Photo by Pixabay on Pexels.com

Today, I am gifting the whole poem again. I have to credit the title to this wonderful site I found.

The Value of Patience

We were one of the first fruits you humans
domesticated. I don’t know of the wild days,
there were no relatives old enough to pass
those stories forward. You feasted on my ancestors,

sucked them to the stone. You baked – they watched
you through the kitchen window with your mum.
My family tree is a long line of crumble,
did you never think of cake?

Perhaps your parents thought plum too rich
for your young palette. Not one Christmas
did we adorn that table, not even the year
you were joined by fourteen relatives.

And all those who fell in action, left to rot
on patio stones the colour of Battenburg.
See? Your life was cake. We can never deny
our roots, the strands of us. The core remains

forever. I know you still feel the stone in yours.
Do you wonder how different it could have been,
if only you’d baked a cake with us? Until today,
you’ve probably not given it a thought.

You’d pick us every summer, marvel at our wax bloom,
eat several fruits before you made it back inside,
you’d carry a bowl of firm, juicy ovals carefully
to the tap, wash us and pat us dry. You were smiling,

happy. Innocent, ready. You still feel like a child today,
but not a joyful one. If you must dwell in the past,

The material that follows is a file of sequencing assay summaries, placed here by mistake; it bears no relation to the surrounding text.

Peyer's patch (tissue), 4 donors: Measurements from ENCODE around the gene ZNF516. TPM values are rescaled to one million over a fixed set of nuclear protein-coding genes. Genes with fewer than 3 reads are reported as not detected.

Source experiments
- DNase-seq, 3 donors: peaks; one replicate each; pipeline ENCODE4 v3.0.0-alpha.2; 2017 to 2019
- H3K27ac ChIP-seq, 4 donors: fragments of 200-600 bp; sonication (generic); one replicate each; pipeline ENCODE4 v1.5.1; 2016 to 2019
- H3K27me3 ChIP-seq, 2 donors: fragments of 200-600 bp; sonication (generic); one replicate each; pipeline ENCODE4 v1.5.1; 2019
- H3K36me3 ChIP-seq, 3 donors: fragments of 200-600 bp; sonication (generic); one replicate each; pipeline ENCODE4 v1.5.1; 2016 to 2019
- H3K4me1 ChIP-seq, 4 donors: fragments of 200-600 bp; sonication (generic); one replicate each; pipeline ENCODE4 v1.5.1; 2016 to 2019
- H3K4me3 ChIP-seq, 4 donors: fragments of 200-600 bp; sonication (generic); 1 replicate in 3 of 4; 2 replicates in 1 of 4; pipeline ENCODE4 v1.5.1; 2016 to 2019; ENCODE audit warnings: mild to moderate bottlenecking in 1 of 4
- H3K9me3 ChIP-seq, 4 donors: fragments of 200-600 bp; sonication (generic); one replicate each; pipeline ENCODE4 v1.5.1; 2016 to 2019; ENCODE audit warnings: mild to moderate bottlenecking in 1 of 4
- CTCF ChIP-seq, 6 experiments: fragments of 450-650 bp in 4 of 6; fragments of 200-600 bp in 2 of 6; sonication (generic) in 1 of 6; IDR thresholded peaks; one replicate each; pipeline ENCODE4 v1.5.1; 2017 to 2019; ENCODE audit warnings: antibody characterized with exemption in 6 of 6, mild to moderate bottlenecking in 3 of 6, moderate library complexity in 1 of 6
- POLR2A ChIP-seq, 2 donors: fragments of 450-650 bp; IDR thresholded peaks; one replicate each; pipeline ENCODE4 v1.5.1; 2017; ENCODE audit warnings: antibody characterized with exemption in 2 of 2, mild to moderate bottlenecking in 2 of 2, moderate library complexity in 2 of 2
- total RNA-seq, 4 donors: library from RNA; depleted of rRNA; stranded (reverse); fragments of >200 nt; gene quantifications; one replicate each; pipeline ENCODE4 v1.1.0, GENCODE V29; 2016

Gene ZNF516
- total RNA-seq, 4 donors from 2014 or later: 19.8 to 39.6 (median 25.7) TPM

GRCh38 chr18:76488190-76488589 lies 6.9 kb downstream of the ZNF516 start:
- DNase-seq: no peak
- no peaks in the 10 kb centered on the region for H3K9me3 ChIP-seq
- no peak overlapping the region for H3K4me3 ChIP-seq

find the pleasant lines, protect your future self with them.
And eat prunes, your future-future self will thank you.

NaPoWriMo ~ Day 10 A Love Poem (Haiku)

Standard
Read today’s full AWF post here & the full prompt here.

Years of our lives spent

connected living as one

you know me fully.

Photo by freestocks.org on Pexels.com

NaPoWriMo Nina’s Challenge #Day 10

Standard

Everyday throughout April I am posting an image for you to use as a writing prompt. Feel free to post links to the resulting work in the comments.

Please be aware by sharing your work digitally, it is considered published and may prevent you from submitting it to journals and anthologies.

Day#10

© Nicate Lee
© Lisa Yount

NaPoWriMo 2022 ~ Day 9 The Nonet

Standard
NaPoWriMo

Souvenirs of Life

Your box of unfolded handkerchiefs:
carefully lifted from corners,
our shared morning ritual
of colour and story,
such pretty patterns.
How I wish for
those small squares
now you’re
gone.

Photo by Jonas Kakaroto on Pexels.com

On the 22nd March we lost our Great Aunty Sheila, she was an amazing lady. Over the past few years I have been writing my memories. This one was written today for the Napowrimo prompt. I used to visit her over the weekend sometimes and our morning would always start in her bed, looking through her collection from around the world. I loved this time and as an adult, admire her patience over the insistence of a six year olds rituals. Sheila was the calmest person I have ever known.

Rose gentle. May she rest in peace.


Full daily post here.

NaPoWriMo 2022 ~ Day 9

Standard

Full prompt here.

Our featured daily participant is Writing in North Norfolk.